How to stay safe online

Young people are vulnerable to online blackmail, particularly if they share compromising content. Photo: Dominic Lipinski/PA Wire

If you have shared something online that you wish you had not, or have been a victim of online blackmail, there is a wide range of help and advice available to help you out.

To talk to someone your own age or a counsellor, you can visit BeatBullying.

If you have been placed in a compromising position online, they will offer you sound advice.

General tips for staying safe online

  • Do not post personal information online - like your address, your email address or mobile number
  • Remember that not everyone online is who they say they are
  • Do not meet up with someone you’ve only met online
  • Block any users that send you nasty messages.
  • Never let anyone have access to your passwords.
  • Think very carefully before posting photos of yourself online.

See a full list of tips on the BeatBullying website.

Teenager Daniel Perry killed himself after allegedly being blackmailed online. Credit: Twitter / Daniel Perry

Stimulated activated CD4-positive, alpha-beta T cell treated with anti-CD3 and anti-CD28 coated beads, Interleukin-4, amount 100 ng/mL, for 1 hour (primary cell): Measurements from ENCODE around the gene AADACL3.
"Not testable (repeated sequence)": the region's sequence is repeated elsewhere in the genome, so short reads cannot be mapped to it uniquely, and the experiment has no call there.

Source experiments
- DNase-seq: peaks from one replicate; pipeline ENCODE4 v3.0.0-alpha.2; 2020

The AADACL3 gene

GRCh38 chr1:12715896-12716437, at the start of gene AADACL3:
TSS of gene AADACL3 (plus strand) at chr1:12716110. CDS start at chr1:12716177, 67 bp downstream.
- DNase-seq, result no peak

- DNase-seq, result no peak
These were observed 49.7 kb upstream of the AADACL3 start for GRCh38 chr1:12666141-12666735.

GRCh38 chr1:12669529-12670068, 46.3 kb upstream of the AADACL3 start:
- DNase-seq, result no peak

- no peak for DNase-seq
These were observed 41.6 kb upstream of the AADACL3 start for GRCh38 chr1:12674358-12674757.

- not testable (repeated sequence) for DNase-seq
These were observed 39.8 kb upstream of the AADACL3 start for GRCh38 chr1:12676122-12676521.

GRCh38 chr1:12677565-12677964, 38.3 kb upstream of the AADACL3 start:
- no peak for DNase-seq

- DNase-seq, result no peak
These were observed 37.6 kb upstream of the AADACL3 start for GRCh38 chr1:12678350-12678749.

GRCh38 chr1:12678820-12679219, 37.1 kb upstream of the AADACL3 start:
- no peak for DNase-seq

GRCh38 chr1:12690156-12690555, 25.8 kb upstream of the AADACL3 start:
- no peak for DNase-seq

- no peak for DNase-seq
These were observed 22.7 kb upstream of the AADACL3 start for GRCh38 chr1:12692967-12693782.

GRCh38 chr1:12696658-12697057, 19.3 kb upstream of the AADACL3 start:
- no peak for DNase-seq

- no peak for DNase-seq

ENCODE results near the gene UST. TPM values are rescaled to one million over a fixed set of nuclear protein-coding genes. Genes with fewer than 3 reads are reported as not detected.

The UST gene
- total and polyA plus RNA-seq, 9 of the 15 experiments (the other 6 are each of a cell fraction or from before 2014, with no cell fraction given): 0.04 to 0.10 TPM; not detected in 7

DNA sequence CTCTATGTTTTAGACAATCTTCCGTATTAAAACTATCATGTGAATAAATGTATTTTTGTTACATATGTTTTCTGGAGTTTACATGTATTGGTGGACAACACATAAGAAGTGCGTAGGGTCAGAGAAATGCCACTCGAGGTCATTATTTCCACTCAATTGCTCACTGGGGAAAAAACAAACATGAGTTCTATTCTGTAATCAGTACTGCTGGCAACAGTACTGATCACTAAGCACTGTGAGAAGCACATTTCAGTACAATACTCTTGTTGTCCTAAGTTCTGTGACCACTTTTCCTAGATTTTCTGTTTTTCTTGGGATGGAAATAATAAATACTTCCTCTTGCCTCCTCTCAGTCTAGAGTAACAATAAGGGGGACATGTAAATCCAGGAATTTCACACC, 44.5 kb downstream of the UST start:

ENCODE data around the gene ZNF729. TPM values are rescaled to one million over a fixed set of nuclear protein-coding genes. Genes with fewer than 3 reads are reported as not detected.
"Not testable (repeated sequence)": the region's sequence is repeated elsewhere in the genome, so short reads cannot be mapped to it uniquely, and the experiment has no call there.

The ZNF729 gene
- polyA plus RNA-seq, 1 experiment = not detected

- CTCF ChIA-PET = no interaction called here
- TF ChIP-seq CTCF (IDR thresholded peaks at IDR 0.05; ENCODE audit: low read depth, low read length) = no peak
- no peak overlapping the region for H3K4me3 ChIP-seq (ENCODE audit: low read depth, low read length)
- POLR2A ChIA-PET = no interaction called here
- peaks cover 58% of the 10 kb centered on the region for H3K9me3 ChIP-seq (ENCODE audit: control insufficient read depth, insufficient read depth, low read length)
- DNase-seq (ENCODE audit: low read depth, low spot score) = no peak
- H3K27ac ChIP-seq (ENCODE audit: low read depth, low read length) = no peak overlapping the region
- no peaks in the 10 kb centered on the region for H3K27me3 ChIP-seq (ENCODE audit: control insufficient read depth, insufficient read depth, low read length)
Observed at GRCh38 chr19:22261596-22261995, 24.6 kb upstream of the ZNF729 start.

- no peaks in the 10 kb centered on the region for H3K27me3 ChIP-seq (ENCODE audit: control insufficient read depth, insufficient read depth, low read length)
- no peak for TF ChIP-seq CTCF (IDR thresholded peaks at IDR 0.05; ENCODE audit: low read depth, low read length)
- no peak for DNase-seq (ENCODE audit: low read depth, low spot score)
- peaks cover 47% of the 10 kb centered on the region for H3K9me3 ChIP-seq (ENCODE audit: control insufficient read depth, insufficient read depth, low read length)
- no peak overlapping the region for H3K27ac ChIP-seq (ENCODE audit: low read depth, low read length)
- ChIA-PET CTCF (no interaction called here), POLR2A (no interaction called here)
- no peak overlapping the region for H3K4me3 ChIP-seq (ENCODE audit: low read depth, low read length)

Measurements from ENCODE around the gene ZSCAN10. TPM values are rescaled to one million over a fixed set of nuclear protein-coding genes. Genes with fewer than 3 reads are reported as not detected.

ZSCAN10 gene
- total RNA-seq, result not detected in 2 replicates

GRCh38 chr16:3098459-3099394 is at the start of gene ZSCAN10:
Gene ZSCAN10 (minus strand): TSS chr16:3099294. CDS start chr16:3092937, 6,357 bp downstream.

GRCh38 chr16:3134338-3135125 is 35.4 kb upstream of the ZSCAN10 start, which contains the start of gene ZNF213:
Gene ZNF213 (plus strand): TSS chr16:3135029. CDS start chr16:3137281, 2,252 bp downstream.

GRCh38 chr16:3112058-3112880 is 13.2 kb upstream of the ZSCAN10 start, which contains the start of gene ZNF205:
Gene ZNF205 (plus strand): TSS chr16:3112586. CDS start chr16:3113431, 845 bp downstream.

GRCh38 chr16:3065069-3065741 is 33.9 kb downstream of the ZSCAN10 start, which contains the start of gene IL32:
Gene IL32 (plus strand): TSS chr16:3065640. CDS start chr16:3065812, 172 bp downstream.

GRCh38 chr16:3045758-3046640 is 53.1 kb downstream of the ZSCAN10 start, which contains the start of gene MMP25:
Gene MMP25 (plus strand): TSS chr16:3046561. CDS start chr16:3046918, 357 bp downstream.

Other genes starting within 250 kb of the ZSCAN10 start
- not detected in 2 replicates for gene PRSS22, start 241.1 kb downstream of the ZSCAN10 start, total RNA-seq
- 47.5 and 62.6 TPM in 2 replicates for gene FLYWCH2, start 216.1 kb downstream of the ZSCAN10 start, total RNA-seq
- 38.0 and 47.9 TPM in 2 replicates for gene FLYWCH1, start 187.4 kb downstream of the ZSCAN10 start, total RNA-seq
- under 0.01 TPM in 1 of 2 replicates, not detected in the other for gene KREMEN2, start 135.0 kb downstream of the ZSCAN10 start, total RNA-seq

I want to remove a picture or video

If you have posted something you regret on Facebook, YouTube or another site there are ways of making it disappear. Even if someone else has posted something about you.

Get advice on the ThinkUKnow website.

I am concerned about sexual chat online

You can get help and advice from Child Exploitation and Online Protection. CEOP works to combat the sexual abuse of children and young people online and offline.

Learn more about how CEOP can help here

This video is about some of the issues that teenagers face in relation to "sexting".

Advice at any time

BeatBullying has qualified counsellors online from 8am-2am. If you need help outside of these hours, both ChildLine and Samaritans offer 24/7 advice every day of the year:

  • Samaritans - 08457 90 90 90 or email jo@samaritans.org
  • There is also a wealth of advice about 'sexting' for teenagers, adults and parents on the CyberSmile website.